It's not the health thing that frightens me so much as (a) the danger and (b) the waste of the oil...there's only two of us so we're not going to get a deep fat fryer or we'd be the size of a caravan...we do very occasionally do some deep frying in a saucepan but have to time it for a few days so we feel the oil is properly used...always seems such a waste. How long does the oil in your fryer keep/how many times can you reuse it? I imagine it's better than a saucepan because of the temp and the cover.

sean
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PostPosted: Sat Mar 19, 05 9:22 pm    Post subject: Reply with quote    

I don't deep fry that often. Using a wok cuts down on the volume of oil you need. I put the used oil into a bottle (through a fine sieve) and find that it keeps indefinitely enough for my purposes.

jema
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PostPosted: Sat Mar 19, 05 9:27 pm    Post subject: Reply with quote    

I find oil keeps a long time, and can be resused a lot. The oil I used today for the 25-30 Samosas I cooked, was not fresh and looked pretty iffy by the end, but as it cooled I imagine it has come back ok.

As for thickness. I used a slightely bigger than golf ball size piece of dough, roll that into a 6" diameter rough circle, and cut in two, so I have two semi circles each of which will make a Samosa.

One of my tips would be, that if the pastry is too thin, it make develop a hole, which is obviously very bad news. So err on the thick size and adjust as you gain experience.

Bugs



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PostPosted: Sat Mar 19, 05 9:28 pm    Post subject: Reply with quote    

Sean wrote:
Using a wok cuts down on the volume of oil you need. I put the used oil into a bottle (through a fine sieve) and find that it keeps indefinitely enough for my purposes.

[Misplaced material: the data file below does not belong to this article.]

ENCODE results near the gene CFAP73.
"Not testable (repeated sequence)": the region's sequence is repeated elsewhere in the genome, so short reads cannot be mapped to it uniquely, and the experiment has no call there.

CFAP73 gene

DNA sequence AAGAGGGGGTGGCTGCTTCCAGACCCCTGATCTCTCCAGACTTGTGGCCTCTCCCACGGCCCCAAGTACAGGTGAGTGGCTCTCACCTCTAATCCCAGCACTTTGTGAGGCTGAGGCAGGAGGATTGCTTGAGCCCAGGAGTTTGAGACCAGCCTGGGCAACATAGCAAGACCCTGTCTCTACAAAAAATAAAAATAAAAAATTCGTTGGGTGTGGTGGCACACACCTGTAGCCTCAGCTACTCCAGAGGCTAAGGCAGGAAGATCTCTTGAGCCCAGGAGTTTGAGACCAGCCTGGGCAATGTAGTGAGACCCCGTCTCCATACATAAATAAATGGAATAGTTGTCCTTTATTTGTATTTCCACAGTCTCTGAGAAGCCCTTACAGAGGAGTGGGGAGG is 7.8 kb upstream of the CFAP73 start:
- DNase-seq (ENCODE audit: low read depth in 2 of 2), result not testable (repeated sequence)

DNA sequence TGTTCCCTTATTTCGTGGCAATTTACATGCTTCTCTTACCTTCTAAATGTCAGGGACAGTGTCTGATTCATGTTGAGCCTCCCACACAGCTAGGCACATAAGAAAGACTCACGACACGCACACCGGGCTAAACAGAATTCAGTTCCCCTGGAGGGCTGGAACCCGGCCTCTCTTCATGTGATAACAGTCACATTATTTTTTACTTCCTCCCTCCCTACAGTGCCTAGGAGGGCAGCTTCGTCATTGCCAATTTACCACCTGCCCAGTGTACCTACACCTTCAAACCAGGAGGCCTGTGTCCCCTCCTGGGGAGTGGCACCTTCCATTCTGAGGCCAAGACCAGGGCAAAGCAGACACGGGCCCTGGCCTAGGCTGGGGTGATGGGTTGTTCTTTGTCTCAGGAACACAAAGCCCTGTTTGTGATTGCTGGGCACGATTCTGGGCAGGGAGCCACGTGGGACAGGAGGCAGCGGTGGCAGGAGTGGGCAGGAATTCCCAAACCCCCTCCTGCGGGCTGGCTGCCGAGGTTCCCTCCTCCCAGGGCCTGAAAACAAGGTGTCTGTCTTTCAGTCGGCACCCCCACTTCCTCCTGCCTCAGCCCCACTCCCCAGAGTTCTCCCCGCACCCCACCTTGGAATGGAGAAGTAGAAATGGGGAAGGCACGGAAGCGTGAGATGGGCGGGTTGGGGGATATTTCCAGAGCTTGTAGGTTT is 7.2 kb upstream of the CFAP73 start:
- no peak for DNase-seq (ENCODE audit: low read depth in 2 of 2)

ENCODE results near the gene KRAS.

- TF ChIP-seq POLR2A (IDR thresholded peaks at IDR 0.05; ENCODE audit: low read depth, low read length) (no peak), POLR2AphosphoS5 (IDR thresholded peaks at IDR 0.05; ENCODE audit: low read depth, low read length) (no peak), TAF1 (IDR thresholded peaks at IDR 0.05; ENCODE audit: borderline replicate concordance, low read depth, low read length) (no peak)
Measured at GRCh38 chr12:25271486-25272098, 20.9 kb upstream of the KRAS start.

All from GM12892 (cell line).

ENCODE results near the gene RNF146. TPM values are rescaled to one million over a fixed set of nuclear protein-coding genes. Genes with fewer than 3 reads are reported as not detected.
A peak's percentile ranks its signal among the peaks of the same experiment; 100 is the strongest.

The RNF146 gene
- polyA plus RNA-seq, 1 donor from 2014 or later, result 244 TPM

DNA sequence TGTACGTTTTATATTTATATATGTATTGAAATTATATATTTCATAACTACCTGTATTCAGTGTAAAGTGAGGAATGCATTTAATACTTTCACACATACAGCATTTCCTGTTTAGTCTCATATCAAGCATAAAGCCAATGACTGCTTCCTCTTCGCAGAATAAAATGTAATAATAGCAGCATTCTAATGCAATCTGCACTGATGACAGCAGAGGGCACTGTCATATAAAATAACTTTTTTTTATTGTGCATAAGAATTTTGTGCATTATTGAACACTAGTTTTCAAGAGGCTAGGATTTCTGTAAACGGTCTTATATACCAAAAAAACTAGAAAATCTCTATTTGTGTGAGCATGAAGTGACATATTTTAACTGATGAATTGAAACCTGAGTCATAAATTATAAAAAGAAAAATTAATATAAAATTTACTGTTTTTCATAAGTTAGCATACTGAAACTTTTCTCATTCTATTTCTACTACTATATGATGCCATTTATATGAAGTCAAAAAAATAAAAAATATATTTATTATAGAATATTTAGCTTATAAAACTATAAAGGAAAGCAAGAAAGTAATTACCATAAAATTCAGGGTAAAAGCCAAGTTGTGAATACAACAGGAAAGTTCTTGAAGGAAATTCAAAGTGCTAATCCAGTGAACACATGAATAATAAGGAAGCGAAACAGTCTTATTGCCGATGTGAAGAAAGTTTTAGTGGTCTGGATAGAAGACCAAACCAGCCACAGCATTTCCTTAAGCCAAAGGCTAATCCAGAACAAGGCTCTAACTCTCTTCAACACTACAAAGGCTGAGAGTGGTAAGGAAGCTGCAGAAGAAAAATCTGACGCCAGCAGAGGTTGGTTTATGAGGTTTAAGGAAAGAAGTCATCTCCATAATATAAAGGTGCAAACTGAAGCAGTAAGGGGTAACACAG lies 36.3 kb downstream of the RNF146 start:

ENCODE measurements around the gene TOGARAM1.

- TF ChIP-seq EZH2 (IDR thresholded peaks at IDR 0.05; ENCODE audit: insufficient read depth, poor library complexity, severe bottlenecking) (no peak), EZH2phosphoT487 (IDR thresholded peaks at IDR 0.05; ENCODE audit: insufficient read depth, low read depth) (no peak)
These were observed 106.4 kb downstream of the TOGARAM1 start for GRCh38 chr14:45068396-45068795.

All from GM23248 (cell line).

That's handy to know...have to see if we can dig out a wok from the attic.

Do you use the same oil for different things (eg, garlic/onions/meat/sweet) or does it taint?

jema
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PostPosted: Sat Mar 19, 05 9:31 pm    Post subject: Reply with quote    

Bugs wrote:
That's handy to know...have to see if we can dig out a wok from the attic.

Do you use the same oil for different things (eg, garlic/onions/meat/sweet) or does it taint?


Contary to what you might think following my attitude on Samosas and chips, we do not deep fry enough to know. I'd say that if the oil is not, the food sealed, then tainting should not be much of an issue.

sean
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PostPosted: Sat Mar 19, 05 9:32 pm    Post subject: Reply with quote    

Onions kill oil, so if you want to make onion rings do that with oil that you've used several times already. Otherwise if the oil is hot enough stuff is sealed so fast it isn't really a problem, I think. Having said that, I've never tried doing doughnuts which might pick up taint from other things.
So, Doughnuts new oil. Onions old oil. Everything else don't worry too much.

Bugs



Joined: 28 Oct 2004
Posts: 10743

PostPosted: Sat Mar 19, 05 9:34 pm    Post subject: Reply with quote    

I'm not accusing you of running a mini-McDo from your kitchen, Jema Thanks for the info - I had thought the heat would probably do a good deal towards helping.

Bugs



Joined: 28 Oct 2004
Posts: 10743

PostPosted: Sat Mar 19, 05 9:38 pm    Post subject: Reply with quote    

sean wrote:
never tried doing doughnuts


Me neither, that's something that tempts me in to doing some deep frying, looooove doughnuts, but how much more unnecessarily piggy can you get? Deep fried cake rolled in sugar (says the girl with a weakness for pineapple fritters in syrup ).

Thanks for the other tips; didn't really think onions would be the most "dangerous" thing (somehow I thought garlic and spices would be, although I think they'd be on the "to avoid" list too).